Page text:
The scariest thing about Halloween is that it illustrates just how un-neighborly many communities are and how averse to pedestrianism they are on the other 364 days of the year.
For all the theorizing about Blade Runner, it’s worth asking not what Scott was saying about the future of Los Angeles (or of cities in general) but rather why he chose Los Angeles in the first place.
Residents of California can be forgiven for wondering what a bodega is.
Planetizen’s “Planners Across America” series continues in the city that put many contemporary best planning practices on the map: Portland, Oregon.
Tech giant plans huge campus near Diridon Station in Downtown San Jose.
Kerman, Calif., teeters on the edge of Red and Blue, making it, paradoxically, an electoral microcosm of the country. And yet, with polarization and geographic sorting, it is near unique among American places.
The totality of architecture encompasses structures, setting, relationships, uses, and even ideas that, in combination, create a landscape.
Now, as California’s urban resurgence continue apace, several cities are considering reconstructive surgery.
The all-time championship of uncertainty, politicking, and contentiousness surrounding a Los Angeles sports team goes to none other than the Dodgers.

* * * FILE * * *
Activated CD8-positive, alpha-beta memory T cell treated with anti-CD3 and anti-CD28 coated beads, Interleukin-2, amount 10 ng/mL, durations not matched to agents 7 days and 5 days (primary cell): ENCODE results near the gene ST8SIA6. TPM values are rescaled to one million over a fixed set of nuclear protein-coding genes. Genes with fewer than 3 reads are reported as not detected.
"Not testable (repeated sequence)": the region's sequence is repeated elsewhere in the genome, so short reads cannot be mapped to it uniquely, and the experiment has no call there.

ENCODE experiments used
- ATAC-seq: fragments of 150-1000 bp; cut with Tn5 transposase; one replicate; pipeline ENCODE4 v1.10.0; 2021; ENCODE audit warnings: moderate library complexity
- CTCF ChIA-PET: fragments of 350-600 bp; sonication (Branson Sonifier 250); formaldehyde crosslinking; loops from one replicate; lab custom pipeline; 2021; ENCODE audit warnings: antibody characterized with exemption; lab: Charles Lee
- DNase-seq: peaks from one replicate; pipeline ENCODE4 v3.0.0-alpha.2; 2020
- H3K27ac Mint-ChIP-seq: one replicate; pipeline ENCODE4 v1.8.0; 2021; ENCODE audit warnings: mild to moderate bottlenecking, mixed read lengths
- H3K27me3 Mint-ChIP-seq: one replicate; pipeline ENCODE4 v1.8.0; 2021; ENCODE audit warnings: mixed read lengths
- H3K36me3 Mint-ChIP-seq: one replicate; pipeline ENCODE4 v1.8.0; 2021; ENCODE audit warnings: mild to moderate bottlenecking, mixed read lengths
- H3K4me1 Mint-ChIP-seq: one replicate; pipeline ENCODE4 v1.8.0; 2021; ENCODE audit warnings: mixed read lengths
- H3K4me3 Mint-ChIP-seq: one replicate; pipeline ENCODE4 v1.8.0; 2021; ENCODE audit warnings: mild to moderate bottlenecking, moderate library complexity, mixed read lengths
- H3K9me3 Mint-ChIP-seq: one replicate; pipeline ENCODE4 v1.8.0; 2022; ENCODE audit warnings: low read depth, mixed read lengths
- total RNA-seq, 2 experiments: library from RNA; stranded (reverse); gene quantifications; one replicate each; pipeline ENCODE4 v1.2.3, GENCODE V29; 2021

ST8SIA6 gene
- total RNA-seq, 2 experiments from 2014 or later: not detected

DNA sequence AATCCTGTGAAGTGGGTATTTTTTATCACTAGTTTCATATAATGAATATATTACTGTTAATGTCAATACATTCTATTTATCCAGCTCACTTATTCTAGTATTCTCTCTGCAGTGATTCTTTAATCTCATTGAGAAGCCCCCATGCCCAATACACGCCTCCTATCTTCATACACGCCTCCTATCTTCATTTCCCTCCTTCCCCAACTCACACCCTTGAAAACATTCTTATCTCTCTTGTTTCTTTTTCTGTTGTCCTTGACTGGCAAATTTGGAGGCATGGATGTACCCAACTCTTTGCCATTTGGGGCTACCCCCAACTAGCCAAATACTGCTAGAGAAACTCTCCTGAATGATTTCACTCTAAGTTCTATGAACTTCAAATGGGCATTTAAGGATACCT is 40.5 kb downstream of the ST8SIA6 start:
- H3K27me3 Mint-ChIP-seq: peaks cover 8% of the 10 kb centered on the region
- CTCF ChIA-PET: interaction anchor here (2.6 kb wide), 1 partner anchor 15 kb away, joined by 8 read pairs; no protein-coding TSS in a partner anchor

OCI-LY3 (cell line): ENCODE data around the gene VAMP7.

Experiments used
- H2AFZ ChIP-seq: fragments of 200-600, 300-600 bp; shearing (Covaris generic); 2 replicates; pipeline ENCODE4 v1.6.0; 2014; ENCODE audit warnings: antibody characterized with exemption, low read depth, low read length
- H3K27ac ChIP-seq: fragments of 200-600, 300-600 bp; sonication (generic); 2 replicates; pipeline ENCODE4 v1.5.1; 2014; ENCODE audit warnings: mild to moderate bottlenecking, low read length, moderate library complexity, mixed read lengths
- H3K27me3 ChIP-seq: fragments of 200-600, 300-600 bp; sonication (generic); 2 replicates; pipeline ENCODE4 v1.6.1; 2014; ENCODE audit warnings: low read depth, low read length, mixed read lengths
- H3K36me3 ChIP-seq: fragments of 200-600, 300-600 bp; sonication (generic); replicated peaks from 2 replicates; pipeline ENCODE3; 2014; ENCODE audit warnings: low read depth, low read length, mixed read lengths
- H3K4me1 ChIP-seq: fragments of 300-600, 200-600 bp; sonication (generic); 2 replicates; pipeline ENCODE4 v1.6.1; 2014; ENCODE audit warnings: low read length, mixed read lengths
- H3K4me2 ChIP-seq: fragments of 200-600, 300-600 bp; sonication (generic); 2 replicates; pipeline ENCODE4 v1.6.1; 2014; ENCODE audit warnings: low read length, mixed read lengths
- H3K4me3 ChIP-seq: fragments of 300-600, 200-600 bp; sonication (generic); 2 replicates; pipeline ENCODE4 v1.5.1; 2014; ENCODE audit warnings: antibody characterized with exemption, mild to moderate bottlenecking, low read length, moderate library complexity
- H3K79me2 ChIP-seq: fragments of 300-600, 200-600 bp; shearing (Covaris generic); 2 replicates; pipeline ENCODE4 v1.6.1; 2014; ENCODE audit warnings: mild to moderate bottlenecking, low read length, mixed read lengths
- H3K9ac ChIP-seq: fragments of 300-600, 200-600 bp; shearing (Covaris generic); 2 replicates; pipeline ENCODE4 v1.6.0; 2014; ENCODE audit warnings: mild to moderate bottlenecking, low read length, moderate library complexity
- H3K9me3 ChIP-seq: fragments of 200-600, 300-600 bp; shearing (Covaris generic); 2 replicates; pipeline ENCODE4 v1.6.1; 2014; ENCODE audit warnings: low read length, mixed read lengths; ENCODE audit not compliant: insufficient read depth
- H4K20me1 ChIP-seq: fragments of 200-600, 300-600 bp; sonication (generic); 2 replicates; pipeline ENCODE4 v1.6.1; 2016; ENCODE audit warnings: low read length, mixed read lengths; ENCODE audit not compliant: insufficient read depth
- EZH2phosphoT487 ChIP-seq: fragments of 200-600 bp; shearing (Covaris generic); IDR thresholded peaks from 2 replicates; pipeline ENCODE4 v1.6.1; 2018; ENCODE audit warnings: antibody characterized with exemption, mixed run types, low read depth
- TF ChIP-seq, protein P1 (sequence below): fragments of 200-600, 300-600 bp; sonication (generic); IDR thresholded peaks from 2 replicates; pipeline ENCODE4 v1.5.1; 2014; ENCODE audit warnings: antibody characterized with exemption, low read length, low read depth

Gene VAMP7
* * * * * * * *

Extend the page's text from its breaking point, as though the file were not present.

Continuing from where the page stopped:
Senators, secretaries, and presidents scarcely concern Eric Shaw. Director of the D.C. Office of Planning since 2015, Shaw is dedicated to an aggressively progressive agenda.
Honesty and compromise remain admirable values and effective political tools — especially on the local level where policymakers, community members, and activists are literally rubbing elbows with each other.
In a city that remains famously horizontal, it’s fun to get excited about something vertical.
For all the primacy of the way we move through cities, we must also consider how photography changed the way we saw cities and, by extension, the ways we build and experience them.
A few weeks ago, Richard Florida assured me and a roomful of other journalists that “not everything is a neoliberal plot.” Tell it to Peter Moskowitz.
Planners Across America: John Wesley leads the charge to introduce urbanism into mega-suburb of Mesa, Arizona.
For all their popularity, setbacks have little basis in engineering or architecture. They are simply regulatory whims.
As the library of books on urbanism expands by the year, here are some fun, engaging titles for city nerds and non-nerds alike.